Small Victories

Sometimes, being a mom is just so dang difficult! If you’ve read last week’s post (titled Just Do Your Best), you’ve seen that I am exhausted these days. After having talks with some of my fellow mama friends, we’ve come to the conclusion that sometimes it’s the small victories that help us to get through each day. It’s worth it to recognize these small victories and celebrate them, especially when times feel tough.

These small victories can be just about anything, and they should remind you that you’re a great mom and to hang in there! Feel free to add any of your own small victories in the comments section. Thanks!

  • You got dinner on the table before 7 pm? Wooo!
  • They might still be in the dryer instead of their dresser drawers, but your children’s clothes are washed, dried, and ready to be worn.
  • Your house-plants are mostly alive, even if they are looking a little thirsty.
  • If you can get at least one of your children into bed on time, that’s a small victory to celebrate!
  • Valentines for your kid’s classmates were purchased a month in advance just so you wouldn’t forget about them? Smart thinking!
  • Target.com offers free shipping if you use their REDcard for online purchases, plus you get 5% off your purchase! You never have to leave your house for diapers, wipes, etc again!
  • You achieved a time-management victory if you were able to sort through the mail while the baby took a nap.
  • If you napped while the baby napped, then that’s a self-care victory , which is so necessary when you have kids.
  • You stashed some crayons away in your purse for “just in case” and sure enough, you ended up needing them recently.
  • Singing silly songs with your daughter as you drive her to school means you spent quality time with her.
  • Good news if you were able to take your dog for a quick walk: you got some exercise and fresh air! Bonus points if it was a sunny day, because then you also got some Vitamin D!
  • My cousin reminded me about the importance of just being there for your kids as a small victory. Before bed, she looks forward to talking with her son about their day, with no TV or cell phones being a distraction.
  • Hearing your child say, “I love you, Mama” is definitely a victory.
  • Finding out that your child did the right thing even when you weren’t around is a major victory! ❤

Just Do Your Best

These days, it feels like I have a new mantra:

Just do your best, Andrea.

When you forgot about a library book and ended up having to pay an overdue fine once you finally returned it… just do your best.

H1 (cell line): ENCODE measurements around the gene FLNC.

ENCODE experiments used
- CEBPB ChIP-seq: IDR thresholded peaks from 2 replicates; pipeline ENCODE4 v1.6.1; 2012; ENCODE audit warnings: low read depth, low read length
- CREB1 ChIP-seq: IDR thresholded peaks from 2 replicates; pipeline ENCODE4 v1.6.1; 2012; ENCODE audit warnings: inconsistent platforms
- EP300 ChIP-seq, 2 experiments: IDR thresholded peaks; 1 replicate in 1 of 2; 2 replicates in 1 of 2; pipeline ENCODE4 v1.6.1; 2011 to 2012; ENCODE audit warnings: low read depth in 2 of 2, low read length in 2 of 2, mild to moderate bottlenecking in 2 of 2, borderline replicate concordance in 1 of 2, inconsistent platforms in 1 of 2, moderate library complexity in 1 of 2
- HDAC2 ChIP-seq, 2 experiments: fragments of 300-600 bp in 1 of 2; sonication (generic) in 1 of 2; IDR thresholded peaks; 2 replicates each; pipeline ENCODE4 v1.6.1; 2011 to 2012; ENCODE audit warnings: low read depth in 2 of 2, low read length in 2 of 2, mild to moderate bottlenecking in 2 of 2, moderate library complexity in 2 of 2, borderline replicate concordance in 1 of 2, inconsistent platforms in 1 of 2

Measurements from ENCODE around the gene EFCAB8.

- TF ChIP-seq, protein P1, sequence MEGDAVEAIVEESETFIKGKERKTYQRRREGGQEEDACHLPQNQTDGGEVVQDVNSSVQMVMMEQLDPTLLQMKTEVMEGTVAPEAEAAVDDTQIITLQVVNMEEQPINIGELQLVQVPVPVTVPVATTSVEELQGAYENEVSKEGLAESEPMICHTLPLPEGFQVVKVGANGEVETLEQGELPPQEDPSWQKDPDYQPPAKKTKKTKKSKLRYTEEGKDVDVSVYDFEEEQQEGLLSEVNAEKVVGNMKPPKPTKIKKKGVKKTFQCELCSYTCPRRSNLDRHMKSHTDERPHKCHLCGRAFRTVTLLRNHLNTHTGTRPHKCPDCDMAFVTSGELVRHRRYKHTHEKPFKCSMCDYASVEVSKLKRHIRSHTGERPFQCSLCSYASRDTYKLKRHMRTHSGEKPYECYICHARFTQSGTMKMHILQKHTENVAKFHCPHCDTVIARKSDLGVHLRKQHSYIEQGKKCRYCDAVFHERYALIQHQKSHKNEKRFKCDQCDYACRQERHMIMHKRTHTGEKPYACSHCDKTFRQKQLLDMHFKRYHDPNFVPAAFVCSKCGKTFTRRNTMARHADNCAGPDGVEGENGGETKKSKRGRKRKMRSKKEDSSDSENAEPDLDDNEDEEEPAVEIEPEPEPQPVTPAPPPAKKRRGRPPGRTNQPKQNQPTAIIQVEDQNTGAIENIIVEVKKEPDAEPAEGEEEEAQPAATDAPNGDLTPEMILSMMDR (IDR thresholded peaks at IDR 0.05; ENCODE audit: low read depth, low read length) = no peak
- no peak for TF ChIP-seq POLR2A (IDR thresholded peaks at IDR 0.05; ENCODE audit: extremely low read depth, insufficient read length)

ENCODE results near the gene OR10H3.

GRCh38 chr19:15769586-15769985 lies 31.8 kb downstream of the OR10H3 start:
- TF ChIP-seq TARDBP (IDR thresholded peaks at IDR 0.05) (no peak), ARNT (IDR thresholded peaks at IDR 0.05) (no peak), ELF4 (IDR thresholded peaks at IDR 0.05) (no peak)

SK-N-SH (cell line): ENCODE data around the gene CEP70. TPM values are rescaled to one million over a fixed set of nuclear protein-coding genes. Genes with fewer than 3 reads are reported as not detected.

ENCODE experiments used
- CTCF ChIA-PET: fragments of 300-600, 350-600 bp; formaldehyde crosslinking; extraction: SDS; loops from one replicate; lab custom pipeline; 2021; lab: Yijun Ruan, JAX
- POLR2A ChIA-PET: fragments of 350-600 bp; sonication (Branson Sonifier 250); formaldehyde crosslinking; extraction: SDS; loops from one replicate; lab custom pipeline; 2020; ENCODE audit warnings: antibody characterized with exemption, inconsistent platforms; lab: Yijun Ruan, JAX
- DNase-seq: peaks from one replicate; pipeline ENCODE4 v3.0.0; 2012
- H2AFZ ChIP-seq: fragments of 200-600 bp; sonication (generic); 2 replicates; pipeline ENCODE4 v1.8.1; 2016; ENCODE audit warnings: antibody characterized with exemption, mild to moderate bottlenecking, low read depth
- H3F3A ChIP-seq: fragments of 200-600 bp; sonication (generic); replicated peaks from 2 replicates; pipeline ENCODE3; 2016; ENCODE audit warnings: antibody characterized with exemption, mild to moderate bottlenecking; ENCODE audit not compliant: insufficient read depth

When you are too tired to make dinner, so now it’s leftovers two nights in a row… just do your best.

When the internet bill got paid late because you misplaced it under a mountain of junk on your desk at home… just do your best.

When you get home and find that the dog has pooped inside the house because you didn’t remember to take her out this morning… just do your best.

When the pancakes you made for your daughter’s breakfast scorched because you had to go change your baby boy’s diaper which soaked through to his clothes… just do your best.

When you’re a lousy friend and don’t even have the energy to send a “hello” text… just do your best.

When report cards are due at your work and you haven’t started filling them out yet… just do your best.

When you realize you forgot to give the cashier a coupon for an item you bought a few days ago… just do your best.

When you go to sleep at night and realize you haven’t praised God that day for your blessings… just do your best.

When your kids are counting on you to be a good mama but you just want to hide in the garage with a glass of wine or some chocolate…or both… just do your best, Andrea.

A Christmas Emergency

♪♪ One little Emmy playing on the bed. She fell down and gashed her head. A trip to the emergency room and the doctor said, “She’ll need 6 staples in her head.” ♪♪

So yep, that was how our Christmas turned out yesterday. We had gone to church in the morning as usual, and then opened gifts after we had breakfast. Later in the afternoon, we went over to my in-laws’ house for more festivities and family time. Emily was pillow-fighting on a bed with some cousins and hit her head on the headboard.